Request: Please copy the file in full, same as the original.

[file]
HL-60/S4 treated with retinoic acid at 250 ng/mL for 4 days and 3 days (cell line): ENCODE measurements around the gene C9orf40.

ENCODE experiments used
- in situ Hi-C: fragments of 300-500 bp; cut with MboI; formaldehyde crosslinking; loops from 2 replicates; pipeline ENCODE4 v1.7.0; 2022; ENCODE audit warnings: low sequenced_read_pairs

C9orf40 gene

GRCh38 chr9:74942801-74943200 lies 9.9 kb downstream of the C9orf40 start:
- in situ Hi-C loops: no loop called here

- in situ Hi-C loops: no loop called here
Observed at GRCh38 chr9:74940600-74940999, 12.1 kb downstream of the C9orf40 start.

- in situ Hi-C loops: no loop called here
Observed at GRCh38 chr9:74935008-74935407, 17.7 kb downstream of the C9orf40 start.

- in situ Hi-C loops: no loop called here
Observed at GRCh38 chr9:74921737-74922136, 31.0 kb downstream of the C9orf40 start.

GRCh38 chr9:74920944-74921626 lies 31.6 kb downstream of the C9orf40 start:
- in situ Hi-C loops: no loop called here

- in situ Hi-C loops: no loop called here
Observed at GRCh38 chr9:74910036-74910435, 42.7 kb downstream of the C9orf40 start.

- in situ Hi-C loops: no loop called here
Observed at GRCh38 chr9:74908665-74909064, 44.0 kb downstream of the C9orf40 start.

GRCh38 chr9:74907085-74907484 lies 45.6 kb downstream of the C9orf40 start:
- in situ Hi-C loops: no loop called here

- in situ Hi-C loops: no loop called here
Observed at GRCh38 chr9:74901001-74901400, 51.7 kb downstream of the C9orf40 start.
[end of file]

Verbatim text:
HL-60/S4 treated with retinoic acid at 250 ng/mL for 4 days and 3 days (cell line): ENCODE measurements around the gene C9orf40.

ENCODE experiments used
- in situ Hi-C: fragments of 300-500 bp; cut with MboI; formaldehyde crosslinking; loops from 2 replicates; pipeline ENCODE4 v1.7.0; 2022; ENCODE audit warnings: low sequenced_read_pairs

C9orf40 gene

GRCh38 chr9:74942801-74943200 lies 9.9 kb downstream of the C9orf40 start:
- in situ Hi-C loops: no loop called here

- in situ Hi-C loops: no loop called here
Observed at GRCh38 chr9:74940600-74940999, 12.1 kb downstream of the C9orf40 start.

- in situ Hi-C loops: no loop called here
Observed at GRCh38 chr9:74935008-74935407, 17.7 kb downstream of the C9orf40 start.

- in situ Hi-C loops: no loop called here
Observed at GRCh38 chr9:74921737-74922136, 31.0 kb downstream of the C9orf40 start.

GRCh38 chr9:74920944-74921626 lies 31.6 kb downstream of the C9orf40 start:
- in situ Hi-C loops: no loop called here

- in situ Hi-C loops: no loop called here
Observed at GRCh38 chr9:74910036-74910435, 42.7 kb downstream of the C9orf40 start.

- in situ Hi-C loops: no loop called here
Observed at GRCh38 chr9:74908665-74909064, 44.0 kb downstream of the C9orf40 start.

GRCh38 chr9:74907085-74907484 lies 45.6 kb downstream of the C9orf40 start:
- in situ Hi-C loops: no loop called here

- in situ Hi-C loops: no loop called here
Observed at GRCh38 chr9:74901001-74901400, 51.7 kb downstream of the C9orf40 start.